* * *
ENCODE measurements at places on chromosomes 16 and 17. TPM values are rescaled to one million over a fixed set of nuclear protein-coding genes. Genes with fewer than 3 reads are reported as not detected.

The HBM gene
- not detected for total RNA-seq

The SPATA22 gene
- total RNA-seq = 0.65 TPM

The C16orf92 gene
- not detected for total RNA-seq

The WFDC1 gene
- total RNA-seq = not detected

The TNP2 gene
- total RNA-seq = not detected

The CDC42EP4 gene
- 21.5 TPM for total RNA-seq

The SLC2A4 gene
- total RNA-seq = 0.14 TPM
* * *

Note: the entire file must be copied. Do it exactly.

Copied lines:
ENCODE measurements at places on chromosomes 16 and 17. TPM values are rescaled to one million over a fixed set of nuclear protein-coding genes. Genes with fewer than 3 reads are reported as not detected.

The HBM gene
- not detected for total RNA-seq

The SPATA22 gene
- total RNA-seq = 0.65 TPM

The C16orf92 gene
- not detected for total RNA-seq

The WFDC1 gene
- total RNA-seq = not detected

The TNP2 gene
- total RNA-seq = not detected

The CDC42EP4 gene
- 21.5 TPM for total RNA-seq

The SLC2A4 gene
- total RNA-seq = 0.14 TPM